Where do you even start with this game?
- We could start with Darrius Shepherd‘s fumbled kick return that came with a shade over 11 minutes left in a 28-28 contest and ultimately led to the Indianapolis Colts’ go-ahead field goal at the time.
- We could look at the Green Bay Packers four turnovers; a team that came into the game with five turnovers in nine games, having FOUR just in this one alone.
- Maybe you want to point out the four offsides penalties, two on Za’Darius Smith and two on Preston Smith, and ask what the hell they were thinking.
The ugly can not be ignored in this game. My takeaway from Sunday’s game is simple, however: The Packers proved they have the capability to beat anyone with this team.
Losing the turnover battle 4-2 and trying to win a game in the National Football League is a tough ask. No excuses, just a fact. Had you said the Packers turned it over four times on Sunday, had you told me the Smiths would be called for offsides over and over, that Philip Rivers went for 288 yards, three touchdowns and only one interception while Jonathan Taylor chipped in with 22 rushes for 90 yards, I, without a shred of doubt in my mind, would’ve assumed it was the Tampa Bay Buccaneers game all over again. But it wasn’t. This went to overtime. This game hung in the balance until the game-winning kick by Rodrigo Blankenship in overtime to put the final nail in the coffin.
How was this game close?
One reason was the Packers offense humming in the first 30 minutes against the NFL’s top-rated defense. Green Bay went 33 yards to Davante Adams on the opening play, then eight yards to Allen Lazard before a fumbled center-to-quarterback exchange that Colts linebacker Darius Leonard dove on. A promising opening drive, a rare mistake between Corey Linsley and Aaron Rodgers.
At that point, even on the opening drive, the hope was the turnover wouldn’t lead to the offense losing steam. It didn’t. In the remaining drives of the first half, the Packers offense went: touchdown, punt, touchdown, touchdown, touchdown. Rodgers was getting large chunk plays in the passing game. Adams was grooving, the tight ends were getting involved, the Colts pass rush was non-existent. Green Bay was playing with a sense of urgency that was rewarded with a 28-14 halftime lead. They were shoving it in the face of the No. 1-rated defense.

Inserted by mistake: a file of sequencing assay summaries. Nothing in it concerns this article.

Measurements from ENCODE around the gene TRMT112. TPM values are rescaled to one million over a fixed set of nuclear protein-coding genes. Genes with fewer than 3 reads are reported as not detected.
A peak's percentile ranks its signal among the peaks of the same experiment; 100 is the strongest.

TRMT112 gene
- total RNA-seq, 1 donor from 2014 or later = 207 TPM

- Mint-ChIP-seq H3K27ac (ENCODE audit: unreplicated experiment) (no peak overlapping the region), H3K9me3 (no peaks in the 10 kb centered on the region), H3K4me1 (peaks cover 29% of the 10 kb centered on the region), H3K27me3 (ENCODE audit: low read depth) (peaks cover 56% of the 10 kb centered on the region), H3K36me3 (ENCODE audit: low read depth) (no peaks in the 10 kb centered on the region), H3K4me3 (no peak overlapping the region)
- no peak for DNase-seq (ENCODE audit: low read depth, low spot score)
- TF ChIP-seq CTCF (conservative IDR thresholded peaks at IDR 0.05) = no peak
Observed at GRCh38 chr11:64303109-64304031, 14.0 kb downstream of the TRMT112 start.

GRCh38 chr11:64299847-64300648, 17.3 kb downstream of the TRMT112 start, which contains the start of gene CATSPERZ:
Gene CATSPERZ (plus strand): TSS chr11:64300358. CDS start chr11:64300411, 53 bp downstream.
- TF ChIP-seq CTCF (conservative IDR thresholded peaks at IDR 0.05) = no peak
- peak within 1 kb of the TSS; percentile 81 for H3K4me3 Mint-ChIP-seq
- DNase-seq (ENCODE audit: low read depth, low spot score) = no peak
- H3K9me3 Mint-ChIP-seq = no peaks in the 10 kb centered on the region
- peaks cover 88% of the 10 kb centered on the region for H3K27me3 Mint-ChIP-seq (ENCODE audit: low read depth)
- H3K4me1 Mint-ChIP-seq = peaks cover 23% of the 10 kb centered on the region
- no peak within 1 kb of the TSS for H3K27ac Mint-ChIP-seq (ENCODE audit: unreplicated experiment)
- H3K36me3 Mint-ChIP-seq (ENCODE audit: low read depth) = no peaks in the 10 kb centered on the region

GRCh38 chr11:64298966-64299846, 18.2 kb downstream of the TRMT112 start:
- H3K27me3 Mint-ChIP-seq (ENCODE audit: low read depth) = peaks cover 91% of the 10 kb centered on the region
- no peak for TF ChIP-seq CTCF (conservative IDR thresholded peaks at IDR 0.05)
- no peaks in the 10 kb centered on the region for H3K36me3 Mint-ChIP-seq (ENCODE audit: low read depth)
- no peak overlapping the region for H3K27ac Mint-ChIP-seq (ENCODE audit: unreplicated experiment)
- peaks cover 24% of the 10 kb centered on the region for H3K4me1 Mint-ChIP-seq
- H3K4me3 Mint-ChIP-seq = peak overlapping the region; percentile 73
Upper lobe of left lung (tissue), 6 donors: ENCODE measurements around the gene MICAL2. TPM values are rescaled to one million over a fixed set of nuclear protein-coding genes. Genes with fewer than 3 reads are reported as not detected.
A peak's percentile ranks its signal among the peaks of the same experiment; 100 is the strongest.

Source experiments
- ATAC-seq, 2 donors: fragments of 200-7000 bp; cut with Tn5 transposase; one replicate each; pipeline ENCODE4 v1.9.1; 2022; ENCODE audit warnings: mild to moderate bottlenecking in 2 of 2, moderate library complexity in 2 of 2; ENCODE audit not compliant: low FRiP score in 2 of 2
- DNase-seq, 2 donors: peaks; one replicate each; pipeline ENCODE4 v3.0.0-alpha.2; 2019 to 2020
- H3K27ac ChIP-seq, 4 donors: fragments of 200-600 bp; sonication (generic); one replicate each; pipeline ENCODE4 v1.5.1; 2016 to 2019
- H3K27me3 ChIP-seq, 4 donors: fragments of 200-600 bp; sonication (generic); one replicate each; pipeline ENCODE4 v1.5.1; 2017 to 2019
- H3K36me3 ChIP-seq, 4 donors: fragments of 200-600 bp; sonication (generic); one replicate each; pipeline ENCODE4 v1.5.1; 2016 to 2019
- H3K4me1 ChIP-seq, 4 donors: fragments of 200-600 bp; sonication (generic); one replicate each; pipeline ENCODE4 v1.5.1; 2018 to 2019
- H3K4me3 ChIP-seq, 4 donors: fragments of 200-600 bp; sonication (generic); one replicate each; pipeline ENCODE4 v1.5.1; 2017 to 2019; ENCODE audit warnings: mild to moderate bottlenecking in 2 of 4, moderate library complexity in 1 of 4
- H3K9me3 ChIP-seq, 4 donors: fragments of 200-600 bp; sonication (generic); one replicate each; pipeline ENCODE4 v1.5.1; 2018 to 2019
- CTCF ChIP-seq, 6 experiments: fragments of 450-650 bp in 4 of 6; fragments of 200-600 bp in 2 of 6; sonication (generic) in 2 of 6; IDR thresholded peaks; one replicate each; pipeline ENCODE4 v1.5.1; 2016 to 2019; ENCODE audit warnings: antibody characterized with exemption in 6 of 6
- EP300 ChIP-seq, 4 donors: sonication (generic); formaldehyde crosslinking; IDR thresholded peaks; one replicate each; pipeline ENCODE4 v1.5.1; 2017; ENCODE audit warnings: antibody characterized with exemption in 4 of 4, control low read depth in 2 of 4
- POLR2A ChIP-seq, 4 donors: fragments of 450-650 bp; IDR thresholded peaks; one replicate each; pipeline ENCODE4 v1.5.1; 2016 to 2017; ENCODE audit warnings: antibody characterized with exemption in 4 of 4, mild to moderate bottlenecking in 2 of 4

Then all hell broke loose.
In the third quarter the Packers went three-and-out twice and had possession of the ball for just a little over three minutes. The Colts started force-feeding Taylor, and a Packers run defense that has been gashed at times this year was once again showing it wasn’t up to the test. Them having to constantly be drained on the field with the time of possession pendulum swinging towards Indianapolis didn’t help. The Packers offense had lost its edge, and the Colts were pouncing on the opportunity.
The Packers defense stood tall at the beginning of the fourth quarter, holding the Colts to a field goal after shockingly stuffing Taylor on a 3rd and 2 run for a loss of two yards — 28-28 with 11 minutes left.
Shepherd had been returning kicks all afternoon. When I say he was returning kicks, I quite literally mean there were eight kickoffs, and he had returns on seven of them for an absolutely, positively remarkable average of 19.7 yards per return. I don’t know if the Colts strategy was to kick short of the end zone and make Shepherd return them but, if it was, tip of the cap to the Colts.
After the Blankenship field goal to make it 28-28 with 11 minutes left, there was one thought: Go have an MVP drive Rodgers. Go put this game to bed after all the chaos. Shepherd had other plans, fumbling the ensuing kickoff after receiving it at the 2-yard line and running up the near sideline as though two anchors were attached to his feet before coughing it up around the Packers 27-yard line. To the defense’s credit, backs against the wall, they were able to absorb the blow and hold the Colts to just a field goal again.
What happened in the last nine minutes of regulation and then overtime can’t be summarized in a sentence, in a paragraph or in an article.
The Packers turned it over on downs and then, while the Colts tried to run out the clock, they got called for holding over and over and over and over again. I’m assuming you have never seen something so bizarre watching a football game. I sure haven’t. It was play after play, and it was mind boggling. Because of that, the Packers were able to get one last crack at things and took advantage. A connection between Rodgers and Marquez Valdes-Scantling for 47 yards gave Green Bay a pulse, and Mason Crosby punched a kick through the uprights to send it to overtime.
We all know what happened next. Green Bay wins the toss in overtime. Valdes-Scantling fumbles. Curtains. Don’t be the loser blaming MVS; the Packers would not have gotten to the extra session without his contributions. There were plenty of other reasons why the Pack took the loss back with them.
Amidst all of the madness in Sunday’s game, the turnovers, the penalties, the lackluster third quarter, the Packers still had a chance to win against a damn good Colts team. The Packers put up 31 on a defense that came in allowing 19 points per game. For all the errors, the lapses in judgment by the Packers and them still having a chance in overtime, it showed something. It showed that this team is a legitimate threat in the NFC, something that many questioned the validity of before Sunday’s game. There are still flaws, still things that won’t be fixed during the duration of this season. But Sunday showed us you can put the Packers in the group with the Seattle Seahawks, Tampa Bay Buccaneers, New Orleans Saints and Los Angeles Rams.